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  1. #11
    Senior Member angrysparrow's Avatar
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    Quote Originally Posted by Towellie View Post
    Why does everyone insist as using a biner as a toggle?
    I don't. I don't carry biners when I hike (maybe a small S-biner, but not a big one). I still use a toggle...probably not going to change.

    Quote Originally Posted by Towellie View Post
    This can never happen with Nick's Clip Hitch.
    I know him...I hike and kayak with him all the time. He still uses a toggle too!

    I think this whole conversation is over-emphasizing the occurrence of the loop slipping off the toggle, and I've never seen a toggle 'fall out'. It doesn't really happen if the hammock has any weight in it and you paid any attention when setting it up. It would be possible to mis-tie the clip hitch as well....

    If you like the clip hitch, you should use it. The functional demonstration from the video works just like a marlinspike hitch as far as setting up and breaking down quickly.
    I think that when the lies are all told and forgot the truth will be there yet. It dont move about from place to place and it dont change from time to time. You cant corrupt it any more than you can salt salt. - Cormac McCarthy

  2. #12
    Senior Member
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    I want to emphasize that this thread was NOT started because I don't like toggles or because I do like 'biners. In fact the thread originally had nothing to do with 'biners.

    I was just starting a conversation about multi-function toggles.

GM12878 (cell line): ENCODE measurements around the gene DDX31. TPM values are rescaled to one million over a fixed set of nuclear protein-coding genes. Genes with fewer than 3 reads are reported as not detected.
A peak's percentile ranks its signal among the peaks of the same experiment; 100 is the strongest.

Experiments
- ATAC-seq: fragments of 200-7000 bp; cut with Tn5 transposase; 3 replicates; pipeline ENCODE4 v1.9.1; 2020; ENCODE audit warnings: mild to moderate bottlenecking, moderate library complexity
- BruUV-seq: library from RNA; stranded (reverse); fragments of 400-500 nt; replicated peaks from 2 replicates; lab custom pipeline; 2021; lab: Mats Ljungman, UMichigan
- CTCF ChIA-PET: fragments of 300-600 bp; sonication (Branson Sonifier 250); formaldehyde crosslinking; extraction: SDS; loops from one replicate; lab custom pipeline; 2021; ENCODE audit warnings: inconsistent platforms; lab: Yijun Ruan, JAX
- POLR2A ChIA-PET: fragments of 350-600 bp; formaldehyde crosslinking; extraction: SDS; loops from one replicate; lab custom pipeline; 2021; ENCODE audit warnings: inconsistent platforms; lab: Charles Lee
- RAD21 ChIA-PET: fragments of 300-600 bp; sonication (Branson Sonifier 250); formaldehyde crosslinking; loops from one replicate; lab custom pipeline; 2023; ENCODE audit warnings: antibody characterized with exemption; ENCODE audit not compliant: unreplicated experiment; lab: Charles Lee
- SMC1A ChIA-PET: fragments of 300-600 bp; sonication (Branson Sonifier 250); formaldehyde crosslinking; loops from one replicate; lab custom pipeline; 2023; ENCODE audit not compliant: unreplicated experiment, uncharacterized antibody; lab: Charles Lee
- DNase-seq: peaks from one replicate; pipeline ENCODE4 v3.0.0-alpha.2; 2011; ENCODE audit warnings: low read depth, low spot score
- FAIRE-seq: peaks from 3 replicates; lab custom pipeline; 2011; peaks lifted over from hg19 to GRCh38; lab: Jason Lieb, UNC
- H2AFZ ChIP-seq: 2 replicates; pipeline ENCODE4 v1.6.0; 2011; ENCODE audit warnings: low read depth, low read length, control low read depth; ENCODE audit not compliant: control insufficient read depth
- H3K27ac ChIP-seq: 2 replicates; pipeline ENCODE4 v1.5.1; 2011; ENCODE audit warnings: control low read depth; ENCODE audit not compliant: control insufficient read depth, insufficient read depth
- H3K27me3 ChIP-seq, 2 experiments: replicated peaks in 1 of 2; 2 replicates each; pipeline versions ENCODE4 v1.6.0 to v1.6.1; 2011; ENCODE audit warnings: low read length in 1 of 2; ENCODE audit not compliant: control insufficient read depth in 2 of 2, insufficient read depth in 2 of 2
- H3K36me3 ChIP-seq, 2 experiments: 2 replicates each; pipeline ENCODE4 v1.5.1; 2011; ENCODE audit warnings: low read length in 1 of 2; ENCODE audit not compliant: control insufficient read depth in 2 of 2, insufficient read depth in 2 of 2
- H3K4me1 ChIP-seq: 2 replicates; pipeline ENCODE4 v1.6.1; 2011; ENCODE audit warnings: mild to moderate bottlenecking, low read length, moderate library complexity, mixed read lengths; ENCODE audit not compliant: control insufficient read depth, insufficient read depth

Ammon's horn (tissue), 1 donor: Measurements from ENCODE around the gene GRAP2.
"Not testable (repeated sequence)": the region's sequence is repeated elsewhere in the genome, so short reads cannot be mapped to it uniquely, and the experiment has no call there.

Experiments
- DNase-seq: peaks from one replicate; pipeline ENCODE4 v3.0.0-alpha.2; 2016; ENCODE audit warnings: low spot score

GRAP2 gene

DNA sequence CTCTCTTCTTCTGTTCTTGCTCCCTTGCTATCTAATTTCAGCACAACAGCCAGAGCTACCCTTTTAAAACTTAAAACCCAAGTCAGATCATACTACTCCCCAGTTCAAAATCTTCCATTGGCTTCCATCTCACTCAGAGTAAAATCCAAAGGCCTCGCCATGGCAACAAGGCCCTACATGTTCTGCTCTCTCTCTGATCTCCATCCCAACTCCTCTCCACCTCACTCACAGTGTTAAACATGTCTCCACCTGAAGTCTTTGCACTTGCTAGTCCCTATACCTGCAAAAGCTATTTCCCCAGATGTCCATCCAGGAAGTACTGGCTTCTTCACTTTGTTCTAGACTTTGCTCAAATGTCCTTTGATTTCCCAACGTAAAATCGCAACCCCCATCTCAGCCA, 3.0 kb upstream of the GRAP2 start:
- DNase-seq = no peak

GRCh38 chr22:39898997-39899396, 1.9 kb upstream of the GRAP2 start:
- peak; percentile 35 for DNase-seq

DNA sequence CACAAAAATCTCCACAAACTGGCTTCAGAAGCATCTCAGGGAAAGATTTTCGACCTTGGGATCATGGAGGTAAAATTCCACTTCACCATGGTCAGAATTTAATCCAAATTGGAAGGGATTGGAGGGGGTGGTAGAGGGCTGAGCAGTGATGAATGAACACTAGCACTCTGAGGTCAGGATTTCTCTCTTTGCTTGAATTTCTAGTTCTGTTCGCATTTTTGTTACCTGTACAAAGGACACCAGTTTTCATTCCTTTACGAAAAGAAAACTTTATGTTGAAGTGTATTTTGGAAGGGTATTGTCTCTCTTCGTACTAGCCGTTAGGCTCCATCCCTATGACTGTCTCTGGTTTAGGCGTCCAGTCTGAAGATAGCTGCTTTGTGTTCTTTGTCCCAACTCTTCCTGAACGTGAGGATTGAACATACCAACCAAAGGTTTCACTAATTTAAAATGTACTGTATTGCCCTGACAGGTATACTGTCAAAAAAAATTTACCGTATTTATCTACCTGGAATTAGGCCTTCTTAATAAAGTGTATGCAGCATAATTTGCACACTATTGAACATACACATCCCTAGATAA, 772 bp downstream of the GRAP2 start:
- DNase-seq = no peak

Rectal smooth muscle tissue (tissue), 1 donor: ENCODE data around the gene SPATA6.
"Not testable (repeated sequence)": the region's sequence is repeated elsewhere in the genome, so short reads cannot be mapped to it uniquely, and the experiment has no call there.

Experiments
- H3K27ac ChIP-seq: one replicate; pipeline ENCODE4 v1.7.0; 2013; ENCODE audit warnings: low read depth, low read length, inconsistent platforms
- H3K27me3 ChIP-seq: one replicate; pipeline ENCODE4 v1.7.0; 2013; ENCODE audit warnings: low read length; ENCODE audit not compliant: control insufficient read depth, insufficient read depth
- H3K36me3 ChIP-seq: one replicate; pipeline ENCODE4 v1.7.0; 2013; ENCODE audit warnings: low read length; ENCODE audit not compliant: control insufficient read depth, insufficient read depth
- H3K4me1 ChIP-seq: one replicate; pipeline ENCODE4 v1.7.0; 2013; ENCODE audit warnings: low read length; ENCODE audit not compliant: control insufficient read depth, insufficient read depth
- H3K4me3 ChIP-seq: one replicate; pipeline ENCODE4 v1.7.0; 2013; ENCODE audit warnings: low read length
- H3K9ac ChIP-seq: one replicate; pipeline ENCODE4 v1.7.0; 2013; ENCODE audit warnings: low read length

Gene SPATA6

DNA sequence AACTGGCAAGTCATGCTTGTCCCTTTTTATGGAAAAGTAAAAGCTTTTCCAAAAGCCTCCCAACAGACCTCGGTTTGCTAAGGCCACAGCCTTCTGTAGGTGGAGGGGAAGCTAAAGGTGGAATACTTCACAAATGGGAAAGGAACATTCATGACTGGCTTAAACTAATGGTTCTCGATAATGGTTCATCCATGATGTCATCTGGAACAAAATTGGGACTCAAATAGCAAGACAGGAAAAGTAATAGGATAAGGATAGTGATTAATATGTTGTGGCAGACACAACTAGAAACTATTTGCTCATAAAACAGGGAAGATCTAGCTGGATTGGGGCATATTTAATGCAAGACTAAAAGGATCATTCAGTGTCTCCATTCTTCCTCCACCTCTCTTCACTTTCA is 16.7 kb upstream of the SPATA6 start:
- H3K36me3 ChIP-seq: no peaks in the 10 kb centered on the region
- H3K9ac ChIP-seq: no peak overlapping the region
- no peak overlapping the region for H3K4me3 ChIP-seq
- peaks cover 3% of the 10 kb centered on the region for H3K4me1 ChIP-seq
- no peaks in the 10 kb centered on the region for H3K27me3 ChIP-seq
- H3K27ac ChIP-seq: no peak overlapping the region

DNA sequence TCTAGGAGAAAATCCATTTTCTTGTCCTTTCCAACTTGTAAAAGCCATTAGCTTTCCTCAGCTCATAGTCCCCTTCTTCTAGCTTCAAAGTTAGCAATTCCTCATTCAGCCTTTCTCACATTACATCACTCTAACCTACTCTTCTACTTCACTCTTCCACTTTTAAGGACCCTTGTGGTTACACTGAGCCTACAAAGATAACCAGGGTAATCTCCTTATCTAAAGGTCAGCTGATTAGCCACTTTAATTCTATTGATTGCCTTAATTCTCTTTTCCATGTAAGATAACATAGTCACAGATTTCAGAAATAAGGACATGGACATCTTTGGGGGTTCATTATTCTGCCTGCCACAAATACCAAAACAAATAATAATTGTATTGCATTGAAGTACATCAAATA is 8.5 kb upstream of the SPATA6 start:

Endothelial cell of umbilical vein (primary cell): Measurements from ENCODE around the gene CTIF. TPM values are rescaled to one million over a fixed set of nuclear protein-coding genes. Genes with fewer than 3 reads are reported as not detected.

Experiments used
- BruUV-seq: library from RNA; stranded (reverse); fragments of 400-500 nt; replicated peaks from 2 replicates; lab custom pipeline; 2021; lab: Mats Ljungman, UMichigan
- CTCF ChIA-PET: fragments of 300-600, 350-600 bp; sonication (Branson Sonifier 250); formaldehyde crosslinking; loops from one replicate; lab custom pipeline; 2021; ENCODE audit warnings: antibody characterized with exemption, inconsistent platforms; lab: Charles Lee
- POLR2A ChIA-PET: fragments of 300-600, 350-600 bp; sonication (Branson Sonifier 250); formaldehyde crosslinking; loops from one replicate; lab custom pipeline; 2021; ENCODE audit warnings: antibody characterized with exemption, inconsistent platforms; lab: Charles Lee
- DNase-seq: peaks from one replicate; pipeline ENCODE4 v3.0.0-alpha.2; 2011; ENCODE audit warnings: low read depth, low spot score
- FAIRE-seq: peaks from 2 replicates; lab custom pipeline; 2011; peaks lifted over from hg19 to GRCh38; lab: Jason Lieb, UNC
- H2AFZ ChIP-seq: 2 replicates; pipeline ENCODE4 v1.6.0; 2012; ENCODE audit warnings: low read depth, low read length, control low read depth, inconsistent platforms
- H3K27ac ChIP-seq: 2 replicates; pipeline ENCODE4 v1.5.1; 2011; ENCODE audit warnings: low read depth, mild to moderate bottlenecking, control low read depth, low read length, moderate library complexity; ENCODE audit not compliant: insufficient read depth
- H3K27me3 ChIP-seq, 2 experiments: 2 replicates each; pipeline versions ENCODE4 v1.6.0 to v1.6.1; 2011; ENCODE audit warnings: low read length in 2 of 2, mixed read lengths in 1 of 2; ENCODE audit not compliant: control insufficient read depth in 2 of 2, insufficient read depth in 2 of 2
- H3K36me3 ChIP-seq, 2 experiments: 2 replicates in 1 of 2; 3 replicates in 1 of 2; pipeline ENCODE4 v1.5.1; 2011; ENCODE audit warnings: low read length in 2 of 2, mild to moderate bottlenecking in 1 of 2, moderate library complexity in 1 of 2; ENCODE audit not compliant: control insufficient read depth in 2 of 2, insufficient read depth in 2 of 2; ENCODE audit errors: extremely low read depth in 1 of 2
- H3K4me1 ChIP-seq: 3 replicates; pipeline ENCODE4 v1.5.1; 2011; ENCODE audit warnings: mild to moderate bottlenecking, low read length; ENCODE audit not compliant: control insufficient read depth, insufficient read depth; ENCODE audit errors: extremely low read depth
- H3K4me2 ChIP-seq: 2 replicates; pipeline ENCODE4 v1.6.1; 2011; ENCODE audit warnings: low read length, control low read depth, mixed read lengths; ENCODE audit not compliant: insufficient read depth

'biners are certainly a good option for a multi-function toggle (used as a true toggle or as a 'biner) but I think there are other options too (as listed in the OP).

    Sean

  3. #13
    Senior Member exup's Avatar
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    things I have learned using toggles. in the situation of a big tree, you need atleast an extra 8" - 12" of strap to make the knot for the toggle. Of course that's where extenders come into play, but then you have to find sticks to place under the extender so it doesn't damamge the tree. That's the only situation I see carabiners being better than toggles. I went back to using carabiners for that reason but 90% of the time still use them like toggles, so I think I'm switching back and just risk it.

  4. #14
    Member Skeetrock's Avatar
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    There is more than likely an endless amount of creative lightweight toggles out there good for plenty of fun (salt and pepper shakers whould be great LOL). But my problem with toggles like sticks and arrow shafts (even grinded down edges) is that if they rub your tarp you could have some major problems scratching holes! Anyone had this happen? happened to me on my original tarp. Ever since then I use carabiners. No edges and just as lightweight as arrow toggles.

  5. #15
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    I can't tell from the video what type of knot that Nick is using for his hitch---can anyone clarify that?

    Thanks,

    geoff

  6. #16
    Senior Member
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    Looks like a standard MSH. I actually agree with Towellie on this one...I saw his setup at the KC Area hang, and I've had some worries about the whoopie slipping over the knot when I toss and turn in my hammock.

    I've picked up two more lightweight climbing biners and replaced my toggles with these. No more risk of it slipping over because I failed to check it or because I tossed and turned enough to bounce something around.

    I just make the MSH as normal, and open and run the biner through the MSH just as if it were a toggle. Then I attach the whoopie into the biner. Done. Weight difference between the biner and a toggle is minimal, but the feeling of being a bit safer is 'priceless'.

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